First of all, Sig Works offers 4 types of MS Chassis cutting jigs. Their description translated from Japanese is a bit tricky to decipher so we’ve labeled them A, B, C, and D.
Cutting Jig A
This one allows you to cut the MS Chassis toward the nose furthest away from the counter gear, a very typical cut a lot of MS users have been using. We recommend this for the most basic type of MS suspension build.
Cutting Jig B
This one moves you to the mid-point between the Jig A and Jig C (jig C cuts closest to the screw holes where springs are usually placed). This cut is tricky to do as well as Jig C due to there not being references to freehand cut this part of the chassis.
Cutting Jig C
This jig allows you to cut extremely close the spring mounting pegs located on the underside of the chassis, giving you more strength in the ‘nose’ or ‘tail’ of the car. Advance MS builders will want to pick this jig up to experiment.
Cutting Jig D
This is the fanciest jig of them all, you cut your MS at the start point of Jig A, but this jig is angled and cuts the chassis at an angle. Never done before and very hard to do freehand. Without immediate firsthand experience the Dxn Staff has theorized the usefullness of this cut being that the suspension movement being in a diagonal direction will allow, when applied to the front of a MS Flex build, more strength and less bumper deflection resulting in positive roller angle. (Advance users will definitely want to pick one of these up)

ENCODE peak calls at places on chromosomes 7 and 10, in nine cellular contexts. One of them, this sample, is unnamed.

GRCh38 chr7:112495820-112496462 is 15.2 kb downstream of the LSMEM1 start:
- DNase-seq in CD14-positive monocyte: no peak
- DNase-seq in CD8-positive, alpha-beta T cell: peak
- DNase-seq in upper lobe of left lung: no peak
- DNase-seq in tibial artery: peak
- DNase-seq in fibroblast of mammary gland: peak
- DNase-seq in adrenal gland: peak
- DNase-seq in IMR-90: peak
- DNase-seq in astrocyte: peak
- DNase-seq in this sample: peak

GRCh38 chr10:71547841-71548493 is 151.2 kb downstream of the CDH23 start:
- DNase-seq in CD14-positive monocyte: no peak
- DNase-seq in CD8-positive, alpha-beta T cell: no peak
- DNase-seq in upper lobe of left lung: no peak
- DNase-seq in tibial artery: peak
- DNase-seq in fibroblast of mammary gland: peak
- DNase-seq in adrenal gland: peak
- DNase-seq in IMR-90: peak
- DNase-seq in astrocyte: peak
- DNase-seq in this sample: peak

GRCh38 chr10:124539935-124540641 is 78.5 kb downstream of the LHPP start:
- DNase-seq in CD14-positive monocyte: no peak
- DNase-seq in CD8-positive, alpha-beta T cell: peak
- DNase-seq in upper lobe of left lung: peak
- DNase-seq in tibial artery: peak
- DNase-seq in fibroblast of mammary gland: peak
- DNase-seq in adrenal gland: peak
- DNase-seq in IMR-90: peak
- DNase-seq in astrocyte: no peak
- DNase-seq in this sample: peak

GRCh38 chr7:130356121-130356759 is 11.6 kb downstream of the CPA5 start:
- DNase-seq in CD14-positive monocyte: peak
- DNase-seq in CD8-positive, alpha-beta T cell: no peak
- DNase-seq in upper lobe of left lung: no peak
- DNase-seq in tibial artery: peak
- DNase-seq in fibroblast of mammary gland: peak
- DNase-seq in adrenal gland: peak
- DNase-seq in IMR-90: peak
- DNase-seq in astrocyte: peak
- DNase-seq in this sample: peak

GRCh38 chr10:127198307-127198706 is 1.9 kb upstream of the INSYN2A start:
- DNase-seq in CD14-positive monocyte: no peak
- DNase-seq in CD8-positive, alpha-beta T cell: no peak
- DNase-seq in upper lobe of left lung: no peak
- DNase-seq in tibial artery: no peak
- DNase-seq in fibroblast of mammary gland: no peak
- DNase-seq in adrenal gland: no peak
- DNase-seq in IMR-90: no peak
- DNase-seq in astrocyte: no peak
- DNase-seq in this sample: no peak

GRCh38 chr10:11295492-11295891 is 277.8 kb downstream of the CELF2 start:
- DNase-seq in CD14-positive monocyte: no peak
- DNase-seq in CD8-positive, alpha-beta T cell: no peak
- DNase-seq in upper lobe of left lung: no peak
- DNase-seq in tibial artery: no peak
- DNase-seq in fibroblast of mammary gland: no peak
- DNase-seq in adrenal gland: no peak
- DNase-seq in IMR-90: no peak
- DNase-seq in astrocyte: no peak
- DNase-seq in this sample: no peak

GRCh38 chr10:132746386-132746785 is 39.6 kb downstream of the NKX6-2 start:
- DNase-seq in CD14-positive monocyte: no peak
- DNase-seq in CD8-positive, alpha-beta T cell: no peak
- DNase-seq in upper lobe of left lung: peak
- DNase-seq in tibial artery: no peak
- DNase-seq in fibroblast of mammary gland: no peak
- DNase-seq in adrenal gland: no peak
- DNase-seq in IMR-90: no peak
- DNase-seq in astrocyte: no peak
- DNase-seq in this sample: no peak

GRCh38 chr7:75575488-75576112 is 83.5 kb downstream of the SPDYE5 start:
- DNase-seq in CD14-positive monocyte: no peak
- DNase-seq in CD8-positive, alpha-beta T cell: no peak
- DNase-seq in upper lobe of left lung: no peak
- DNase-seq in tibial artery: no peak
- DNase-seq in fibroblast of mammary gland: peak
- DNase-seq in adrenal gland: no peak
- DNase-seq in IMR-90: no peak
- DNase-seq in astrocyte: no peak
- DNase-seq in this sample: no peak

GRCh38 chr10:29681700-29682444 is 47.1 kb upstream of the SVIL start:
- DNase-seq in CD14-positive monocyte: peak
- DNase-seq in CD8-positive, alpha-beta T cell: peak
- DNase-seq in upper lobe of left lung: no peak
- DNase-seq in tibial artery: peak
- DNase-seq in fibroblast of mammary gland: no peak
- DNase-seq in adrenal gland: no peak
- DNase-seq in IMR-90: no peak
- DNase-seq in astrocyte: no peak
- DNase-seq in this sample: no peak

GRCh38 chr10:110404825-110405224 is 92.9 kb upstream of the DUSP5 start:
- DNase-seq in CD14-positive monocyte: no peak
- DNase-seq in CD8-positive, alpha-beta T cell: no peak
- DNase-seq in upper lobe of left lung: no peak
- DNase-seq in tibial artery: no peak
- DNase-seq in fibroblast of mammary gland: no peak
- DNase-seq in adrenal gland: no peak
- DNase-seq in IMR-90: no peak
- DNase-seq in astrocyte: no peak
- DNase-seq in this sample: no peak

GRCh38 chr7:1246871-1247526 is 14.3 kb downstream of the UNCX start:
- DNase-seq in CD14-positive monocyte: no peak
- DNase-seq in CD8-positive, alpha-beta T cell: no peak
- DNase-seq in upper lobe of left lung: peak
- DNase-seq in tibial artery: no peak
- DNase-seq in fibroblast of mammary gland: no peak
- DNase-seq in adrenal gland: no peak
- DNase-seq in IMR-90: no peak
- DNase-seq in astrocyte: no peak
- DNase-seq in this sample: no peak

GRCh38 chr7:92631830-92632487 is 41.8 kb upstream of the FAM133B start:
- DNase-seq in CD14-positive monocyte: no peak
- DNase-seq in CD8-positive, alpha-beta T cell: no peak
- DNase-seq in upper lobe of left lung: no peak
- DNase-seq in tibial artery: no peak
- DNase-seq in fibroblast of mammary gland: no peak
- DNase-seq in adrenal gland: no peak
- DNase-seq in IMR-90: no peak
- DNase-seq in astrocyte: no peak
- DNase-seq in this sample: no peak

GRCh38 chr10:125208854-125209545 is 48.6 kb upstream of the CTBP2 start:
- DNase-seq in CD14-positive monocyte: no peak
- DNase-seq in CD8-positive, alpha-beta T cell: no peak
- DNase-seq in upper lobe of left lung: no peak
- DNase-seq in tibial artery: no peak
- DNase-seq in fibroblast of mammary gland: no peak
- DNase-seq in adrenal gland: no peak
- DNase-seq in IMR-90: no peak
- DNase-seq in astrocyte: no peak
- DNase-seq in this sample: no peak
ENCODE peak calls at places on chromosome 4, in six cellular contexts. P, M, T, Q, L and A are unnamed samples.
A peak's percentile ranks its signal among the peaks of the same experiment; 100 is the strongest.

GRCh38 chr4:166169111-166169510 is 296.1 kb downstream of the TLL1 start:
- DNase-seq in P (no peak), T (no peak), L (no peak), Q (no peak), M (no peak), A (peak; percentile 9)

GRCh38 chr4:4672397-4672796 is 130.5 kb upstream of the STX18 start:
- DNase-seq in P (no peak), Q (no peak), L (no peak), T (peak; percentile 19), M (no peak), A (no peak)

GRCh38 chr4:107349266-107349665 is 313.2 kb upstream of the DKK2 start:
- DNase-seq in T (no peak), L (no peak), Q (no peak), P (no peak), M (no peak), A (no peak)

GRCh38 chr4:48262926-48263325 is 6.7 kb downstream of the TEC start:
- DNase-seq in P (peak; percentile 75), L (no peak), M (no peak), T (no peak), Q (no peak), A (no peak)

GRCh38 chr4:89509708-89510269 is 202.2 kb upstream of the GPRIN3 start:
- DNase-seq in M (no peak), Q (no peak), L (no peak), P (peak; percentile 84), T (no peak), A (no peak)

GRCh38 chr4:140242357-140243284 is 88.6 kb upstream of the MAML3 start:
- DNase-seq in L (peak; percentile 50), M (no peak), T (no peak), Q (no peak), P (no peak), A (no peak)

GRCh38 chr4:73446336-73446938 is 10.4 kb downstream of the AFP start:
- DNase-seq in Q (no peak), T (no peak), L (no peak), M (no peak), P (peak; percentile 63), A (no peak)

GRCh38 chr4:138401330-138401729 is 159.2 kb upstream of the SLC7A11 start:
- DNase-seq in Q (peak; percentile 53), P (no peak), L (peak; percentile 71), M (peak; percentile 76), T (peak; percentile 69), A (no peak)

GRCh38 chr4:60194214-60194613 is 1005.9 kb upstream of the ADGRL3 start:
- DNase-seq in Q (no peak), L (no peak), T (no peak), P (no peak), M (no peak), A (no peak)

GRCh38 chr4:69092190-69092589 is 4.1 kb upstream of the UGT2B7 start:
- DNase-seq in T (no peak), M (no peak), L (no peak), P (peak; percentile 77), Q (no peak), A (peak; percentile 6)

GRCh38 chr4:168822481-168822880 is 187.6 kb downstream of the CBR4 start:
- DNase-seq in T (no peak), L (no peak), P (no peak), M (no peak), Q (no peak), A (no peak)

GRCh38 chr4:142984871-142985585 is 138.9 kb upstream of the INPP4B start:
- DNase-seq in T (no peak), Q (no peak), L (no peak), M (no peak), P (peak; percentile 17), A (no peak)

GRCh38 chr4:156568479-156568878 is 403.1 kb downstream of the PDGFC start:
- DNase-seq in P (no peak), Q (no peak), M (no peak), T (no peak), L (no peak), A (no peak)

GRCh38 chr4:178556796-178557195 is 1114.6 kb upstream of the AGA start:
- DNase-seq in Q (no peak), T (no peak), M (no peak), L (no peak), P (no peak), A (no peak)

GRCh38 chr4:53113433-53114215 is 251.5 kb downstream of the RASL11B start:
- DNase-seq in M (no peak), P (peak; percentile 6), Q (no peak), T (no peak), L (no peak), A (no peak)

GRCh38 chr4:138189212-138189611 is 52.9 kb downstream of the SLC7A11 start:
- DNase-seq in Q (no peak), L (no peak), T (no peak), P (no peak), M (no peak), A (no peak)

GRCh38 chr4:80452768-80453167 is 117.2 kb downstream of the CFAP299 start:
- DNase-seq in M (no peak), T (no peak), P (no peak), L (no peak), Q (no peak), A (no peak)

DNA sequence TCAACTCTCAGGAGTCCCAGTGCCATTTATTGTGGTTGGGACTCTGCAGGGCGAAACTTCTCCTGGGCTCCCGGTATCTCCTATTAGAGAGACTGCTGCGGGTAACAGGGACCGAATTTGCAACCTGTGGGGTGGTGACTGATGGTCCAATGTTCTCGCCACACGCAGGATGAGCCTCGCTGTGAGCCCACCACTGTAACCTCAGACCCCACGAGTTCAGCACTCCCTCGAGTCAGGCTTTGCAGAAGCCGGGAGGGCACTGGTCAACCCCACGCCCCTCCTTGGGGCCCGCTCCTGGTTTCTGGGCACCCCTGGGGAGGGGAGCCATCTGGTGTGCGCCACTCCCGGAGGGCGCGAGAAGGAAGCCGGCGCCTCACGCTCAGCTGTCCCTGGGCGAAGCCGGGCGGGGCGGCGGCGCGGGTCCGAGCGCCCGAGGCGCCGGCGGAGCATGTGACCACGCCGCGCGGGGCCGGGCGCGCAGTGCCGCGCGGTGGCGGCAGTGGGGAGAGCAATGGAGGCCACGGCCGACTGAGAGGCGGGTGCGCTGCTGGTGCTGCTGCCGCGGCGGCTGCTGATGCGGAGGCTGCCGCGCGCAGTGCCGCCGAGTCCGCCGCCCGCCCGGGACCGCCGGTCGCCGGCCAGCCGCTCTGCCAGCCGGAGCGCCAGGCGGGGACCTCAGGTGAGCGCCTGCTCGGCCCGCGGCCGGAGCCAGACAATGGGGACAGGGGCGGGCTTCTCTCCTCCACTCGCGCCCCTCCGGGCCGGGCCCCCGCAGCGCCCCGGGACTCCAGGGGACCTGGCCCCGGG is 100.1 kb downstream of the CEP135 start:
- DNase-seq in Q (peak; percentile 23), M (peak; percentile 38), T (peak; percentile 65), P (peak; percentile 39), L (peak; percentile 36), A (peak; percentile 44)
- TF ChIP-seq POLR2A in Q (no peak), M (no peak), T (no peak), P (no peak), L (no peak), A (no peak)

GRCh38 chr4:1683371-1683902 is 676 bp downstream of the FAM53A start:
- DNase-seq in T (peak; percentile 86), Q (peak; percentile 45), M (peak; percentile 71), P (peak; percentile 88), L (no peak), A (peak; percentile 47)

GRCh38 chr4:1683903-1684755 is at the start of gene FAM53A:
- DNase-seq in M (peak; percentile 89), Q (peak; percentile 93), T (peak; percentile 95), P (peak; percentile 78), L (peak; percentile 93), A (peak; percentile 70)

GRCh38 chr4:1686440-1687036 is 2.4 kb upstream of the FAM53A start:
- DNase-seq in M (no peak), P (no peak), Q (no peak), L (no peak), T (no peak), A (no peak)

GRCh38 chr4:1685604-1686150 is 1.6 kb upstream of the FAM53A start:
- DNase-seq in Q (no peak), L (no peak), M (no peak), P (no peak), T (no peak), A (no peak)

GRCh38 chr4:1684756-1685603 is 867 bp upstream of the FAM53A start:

Some general notes regarding use of this cutting jig, it’s 3-d printed and not indestructible. Maximum recommended saw blade width is 0.25mm, this version of the jig does not feature a stop to prevent you from cutting through the entire jig, use caution and take your time.